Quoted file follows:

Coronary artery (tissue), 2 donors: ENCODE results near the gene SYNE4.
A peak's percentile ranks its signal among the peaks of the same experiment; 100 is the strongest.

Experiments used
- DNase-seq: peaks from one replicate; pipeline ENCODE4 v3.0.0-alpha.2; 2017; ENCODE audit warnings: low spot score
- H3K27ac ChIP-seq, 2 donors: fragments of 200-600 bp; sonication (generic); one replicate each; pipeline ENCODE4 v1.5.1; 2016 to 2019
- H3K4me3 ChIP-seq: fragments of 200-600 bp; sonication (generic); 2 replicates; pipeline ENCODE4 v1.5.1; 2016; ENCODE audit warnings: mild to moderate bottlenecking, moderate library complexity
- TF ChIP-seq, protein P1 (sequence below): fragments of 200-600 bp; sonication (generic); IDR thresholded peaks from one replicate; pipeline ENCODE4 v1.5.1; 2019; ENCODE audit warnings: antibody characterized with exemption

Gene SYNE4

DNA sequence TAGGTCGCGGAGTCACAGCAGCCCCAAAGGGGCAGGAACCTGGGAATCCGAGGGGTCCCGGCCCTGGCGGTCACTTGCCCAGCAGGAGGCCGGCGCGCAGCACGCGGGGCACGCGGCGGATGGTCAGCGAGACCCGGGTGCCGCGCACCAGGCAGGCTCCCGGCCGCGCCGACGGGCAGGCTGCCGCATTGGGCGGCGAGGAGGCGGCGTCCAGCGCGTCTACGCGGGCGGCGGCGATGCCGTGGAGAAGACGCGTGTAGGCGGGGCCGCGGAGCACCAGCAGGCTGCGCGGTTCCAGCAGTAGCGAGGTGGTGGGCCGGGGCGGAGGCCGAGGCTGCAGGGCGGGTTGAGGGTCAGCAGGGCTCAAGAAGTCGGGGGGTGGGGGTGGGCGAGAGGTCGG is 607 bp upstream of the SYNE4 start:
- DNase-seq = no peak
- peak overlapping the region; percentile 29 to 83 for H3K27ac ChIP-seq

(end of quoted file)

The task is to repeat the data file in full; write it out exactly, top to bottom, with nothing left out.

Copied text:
Coronary artery (tissue), 2 donors: ENCODE results near the gene SYNE4.
A peak's percentile ranks its signal among the peaks of the same experiment; 100 is the strongest.

Experiments used
- DNase-seq: peaks from one replicate; pipeline ENCODE4 v3.0.0-alpha.2; 2017; ENCODE audit warnings: low spot score
- H3K27ac ChIP-seq, 2 donors: fragments of 200-600 bp; sonication (generic); one replicate each; pipeline ENCODE4 v1.5.1; 2016 to 2019
- H3K4me3 ChIP-seq: fragments of 200-600 bp; sonication (generic); 2 replicates; pipeline ENCODE4 v1.5.1; 2016; ENCODE audit warnings: mild to moderate bottlenecking, moderate library complexity
- TF ChIP-seq, protein P1 (sequence below): fragments of 200-600 bp; sonication (generic); IDR thresholded peaks from one replicate; pipeline ENCODE4 v1.5.1; 2019; ENCODE audit warnings: antibody characterized with exemption

Gene SYNE4

DNA sequence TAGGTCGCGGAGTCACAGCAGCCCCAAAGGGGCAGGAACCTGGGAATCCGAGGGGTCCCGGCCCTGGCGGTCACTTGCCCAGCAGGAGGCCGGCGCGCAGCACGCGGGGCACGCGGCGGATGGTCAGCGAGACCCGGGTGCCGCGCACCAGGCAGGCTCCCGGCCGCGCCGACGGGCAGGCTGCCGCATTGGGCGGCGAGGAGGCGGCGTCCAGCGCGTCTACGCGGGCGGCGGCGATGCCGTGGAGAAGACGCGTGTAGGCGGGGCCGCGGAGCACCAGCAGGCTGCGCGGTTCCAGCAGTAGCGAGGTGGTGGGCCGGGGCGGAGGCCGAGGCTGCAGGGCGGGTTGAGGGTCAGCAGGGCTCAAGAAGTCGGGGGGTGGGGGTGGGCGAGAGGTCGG is 607 bp upstream of the SYNE4 start:
- DNase-seq = no peak
- peak overlapping the region; percentile 29 to 83 for H3K27ac ChIP-seq